Topical CBD 

Topical oils, creams, and lotions are further forms of hemp-derived CBD. It’s important to remember that CBD applied in this manner is only absorbed at the skin site, and not throughout your whole body. Some people report feeling an immediate effect, while others may not feel anything for several hours. 

Dosage: Adapting CBD to Your Needs and Routine 

So exactly how much CBD do you need to take if you want to manage your stress? The short(er) answer is that your ideal dose relies a lot on the type of product you use, how you administer it, as well as your own health variables such as your body weight, metabolism and if you’re currently taking any other medication (this is covered further down). The typical dose range for CBD in adults is 15 - 30 mg a day. To be on the safe side, start with a slightly lower dose than whatever is prescribed. Increase your intake gradually to give yourself some space to figure out what works best for you. Remember, consistency is key – the long-term benefits may take some time for you to notice. The time of day at which you take your CBD can also have an impact on its results. Some people find taking it at night helps them relax and have a good night’s rest, while some others prefer to incorporate it into their morning routine for a calm and serene start to their day. 

Other Medications That May Interact 

Although hemp-derived CBD is entirely natural and plant-based, it can interfere with certain drugs, especially those processed by the liver. Quite a few different drugs (including CBD) are broken down by the same family of liver enzymes, known as CYP450. This means that any CBD you use may compete with or interfere with these enzymes, resulting in an excess or deficiency of the other drug in your system. Such drug interactions, known as "altered concentrations”, are usually difficult to foresee but can create some uncomfortable and occasionally dangerous issues. If you’re already taking other medication(s), it’s crucial that you consult with your healthcare professional before incorporating CBD into your regimen.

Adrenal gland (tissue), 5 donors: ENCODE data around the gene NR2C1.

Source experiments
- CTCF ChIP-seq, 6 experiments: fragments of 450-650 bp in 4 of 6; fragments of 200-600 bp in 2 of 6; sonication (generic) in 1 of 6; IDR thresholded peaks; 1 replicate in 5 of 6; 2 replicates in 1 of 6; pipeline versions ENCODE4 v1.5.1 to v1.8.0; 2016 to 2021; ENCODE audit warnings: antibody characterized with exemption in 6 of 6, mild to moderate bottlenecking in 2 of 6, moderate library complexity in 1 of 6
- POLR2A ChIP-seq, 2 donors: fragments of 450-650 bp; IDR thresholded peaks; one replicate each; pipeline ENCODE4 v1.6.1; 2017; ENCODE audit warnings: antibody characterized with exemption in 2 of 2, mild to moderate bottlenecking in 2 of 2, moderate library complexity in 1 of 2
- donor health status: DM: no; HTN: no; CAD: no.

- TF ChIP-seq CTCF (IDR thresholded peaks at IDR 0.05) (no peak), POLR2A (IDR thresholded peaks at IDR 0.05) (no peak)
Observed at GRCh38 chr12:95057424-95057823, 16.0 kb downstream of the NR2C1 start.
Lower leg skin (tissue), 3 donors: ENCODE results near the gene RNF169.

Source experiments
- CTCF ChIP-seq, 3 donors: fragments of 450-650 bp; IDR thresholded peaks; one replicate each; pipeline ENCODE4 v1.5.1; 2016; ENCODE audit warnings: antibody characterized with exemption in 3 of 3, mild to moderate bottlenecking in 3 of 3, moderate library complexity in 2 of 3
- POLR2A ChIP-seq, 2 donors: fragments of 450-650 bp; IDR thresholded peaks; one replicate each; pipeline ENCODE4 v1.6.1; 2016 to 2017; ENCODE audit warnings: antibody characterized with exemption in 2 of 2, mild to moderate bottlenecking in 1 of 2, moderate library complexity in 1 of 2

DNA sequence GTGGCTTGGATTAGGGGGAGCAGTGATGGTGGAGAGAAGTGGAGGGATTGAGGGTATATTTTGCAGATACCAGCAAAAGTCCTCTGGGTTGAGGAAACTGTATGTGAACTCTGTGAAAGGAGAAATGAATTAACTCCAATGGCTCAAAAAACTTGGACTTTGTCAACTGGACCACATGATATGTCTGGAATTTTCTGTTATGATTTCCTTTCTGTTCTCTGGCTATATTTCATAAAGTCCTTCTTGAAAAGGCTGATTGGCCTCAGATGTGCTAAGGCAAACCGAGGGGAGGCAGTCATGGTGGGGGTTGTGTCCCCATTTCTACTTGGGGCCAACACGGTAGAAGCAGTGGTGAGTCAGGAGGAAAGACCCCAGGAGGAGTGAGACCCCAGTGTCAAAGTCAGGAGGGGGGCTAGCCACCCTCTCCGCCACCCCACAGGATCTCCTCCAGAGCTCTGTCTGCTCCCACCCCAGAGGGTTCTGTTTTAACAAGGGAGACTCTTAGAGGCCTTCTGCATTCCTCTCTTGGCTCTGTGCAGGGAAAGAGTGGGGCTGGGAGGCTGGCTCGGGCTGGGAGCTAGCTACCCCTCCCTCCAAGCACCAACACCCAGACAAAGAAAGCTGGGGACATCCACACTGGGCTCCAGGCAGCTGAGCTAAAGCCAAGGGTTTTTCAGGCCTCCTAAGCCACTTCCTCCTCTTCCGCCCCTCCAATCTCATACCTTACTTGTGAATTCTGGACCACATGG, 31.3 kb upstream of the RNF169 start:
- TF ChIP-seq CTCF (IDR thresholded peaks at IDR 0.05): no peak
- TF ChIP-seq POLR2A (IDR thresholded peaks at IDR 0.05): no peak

According to studies, there’s a greater risk of experiencing negative effects if you consume hemp-derived CBD alongside these medications: 

  1. Antidepressants (for example, fluoxetine or Prozac) 

  2. Drowsiness-inducing medications (antipsychotics, benzodiazepines) 

  3. Macrolide antibiotics (erythromycin, clarithromycin)  

  4. Cardiovascular medicines (including calcium channel blockers)  

What to Look for When Buying a CBD Supplement

CBD products are not regulated by the Food and Drug Administration (FDA). This means it’s up to you to make sure you’re buying a good quality product. The main thing you’ll want to look for is a Certificate of Analysis (COA). This is really important, since it’s akin to a quality assurance, which verifies the product you’re buying actually does contain the quantity and strength of CBD that’s claimed. For the most accurate and unbiased results, check that the COA is supplied by a third-party source and not the manufacturer/brand themselves. In addition, have a look whether it was done by an accredited lab that follows the International Organization for Standardization (ISO) guidelines.  
The Bottom Line

Let’s face it: we live in the type of world where stress is like that annoying ex-boyfriend/girlfriend who never wants to leave you alone. In my experience, hemp-derived CBD offers a ray of sunshine on those days where it’s just too cloudy to be a productive human being. Backed by research, CBD emerges as a plant-based, non-toxic option for those who’d like to try a natural way to manage their stress, unwind and reduce anxiety. 

Monique Demes

Copywriter at CanMar